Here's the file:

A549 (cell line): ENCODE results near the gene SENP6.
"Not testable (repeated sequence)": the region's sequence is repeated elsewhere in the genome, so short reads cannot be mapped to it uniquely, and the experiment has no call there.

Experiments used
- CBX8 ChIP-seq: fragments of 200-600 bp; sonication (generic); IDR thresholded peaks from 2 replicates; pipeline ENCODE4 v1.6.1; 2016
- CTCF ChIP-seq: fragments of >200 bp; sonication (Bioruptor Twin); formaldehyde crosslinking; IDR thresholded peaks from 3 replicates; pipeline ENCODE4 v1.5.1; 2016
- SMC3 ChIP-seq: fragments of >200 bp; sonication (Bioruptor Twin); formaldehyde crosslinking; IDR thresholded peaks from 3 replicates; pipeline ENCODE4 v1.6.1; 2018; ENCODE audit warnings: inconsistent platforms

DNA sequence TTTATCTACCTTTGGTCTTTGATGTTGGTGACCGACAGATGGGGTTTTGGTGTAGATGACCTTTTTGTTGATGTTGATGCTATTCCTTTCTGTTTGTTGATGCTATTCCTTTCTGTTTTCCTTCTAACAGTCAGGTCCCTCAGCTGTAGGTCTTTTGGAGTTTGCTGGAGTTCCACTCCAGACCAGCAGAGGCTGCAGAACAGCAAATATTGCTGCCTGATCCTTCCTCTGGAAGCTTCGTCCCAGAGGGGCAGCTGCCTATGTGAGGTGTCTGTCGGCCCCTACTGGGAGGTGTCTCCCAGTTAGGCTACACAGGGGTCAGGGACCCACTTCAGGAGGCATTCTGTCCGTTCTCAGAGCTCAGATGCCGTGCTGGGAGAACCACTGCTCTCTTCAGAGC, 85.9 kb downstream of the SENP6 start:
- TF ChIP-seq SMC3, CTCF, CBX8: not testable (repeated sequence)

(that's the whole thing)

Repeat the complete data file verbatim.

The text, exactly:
A549 (cell line): ENCODE results near the gene SENP6.
"Not testable (repeated sequence)": the region's sequence is repeated elsewhere in the genome, so short reads cannot be mapped to it uniquely, and the experiment has no call there.

Experiments used
- CBX8 ChIP-seq: fragments of 200-600 bp; sonication (generic); IDR thresholded peaks from 2 replicates; pipeline ENCODE4 v1.6.1; 2016
- CTCF ChIP-seq: fragments of >200 bp; sonication (Bioruptor Twin); formaldehyde crosslinking; IDR thresholded peaks from 3 replicates; pipeline ENCODE4 v1.5.1; 2016
- SMC3 ChIP-seq: fragments of >200 bp; sonication (Bioruptor Twin); formaldehyde crosslinking; IDR thresholded peaks from 3 replicates; pipeline ENCODE4 v1.6.1; 2018; ENCODE audit warnings: inconsistent platforms

DNA sequence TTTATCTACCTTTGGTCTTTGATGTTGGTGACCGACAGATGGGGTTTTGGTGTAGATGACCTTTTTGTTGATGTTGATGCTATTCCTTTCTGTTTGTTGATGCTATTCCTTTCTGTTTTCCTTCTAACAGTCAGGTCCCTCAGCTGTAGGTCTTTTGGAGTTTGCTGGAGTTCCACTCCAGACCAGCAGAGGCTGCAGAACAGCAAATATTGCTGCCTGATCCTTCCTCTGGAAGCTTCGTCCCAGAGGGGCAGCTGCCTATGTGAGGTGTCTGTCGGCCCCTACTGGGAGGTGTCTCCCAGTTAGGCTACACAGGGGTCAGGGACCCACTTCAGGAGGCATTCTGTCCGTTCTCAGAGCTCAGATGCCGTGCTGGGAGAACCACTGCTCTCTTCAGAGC, 85.9 kb downstream of the SENP6 start:
- TF ChIP-seq SMC3, CTCF, CBX8: not testable (repeated sequence)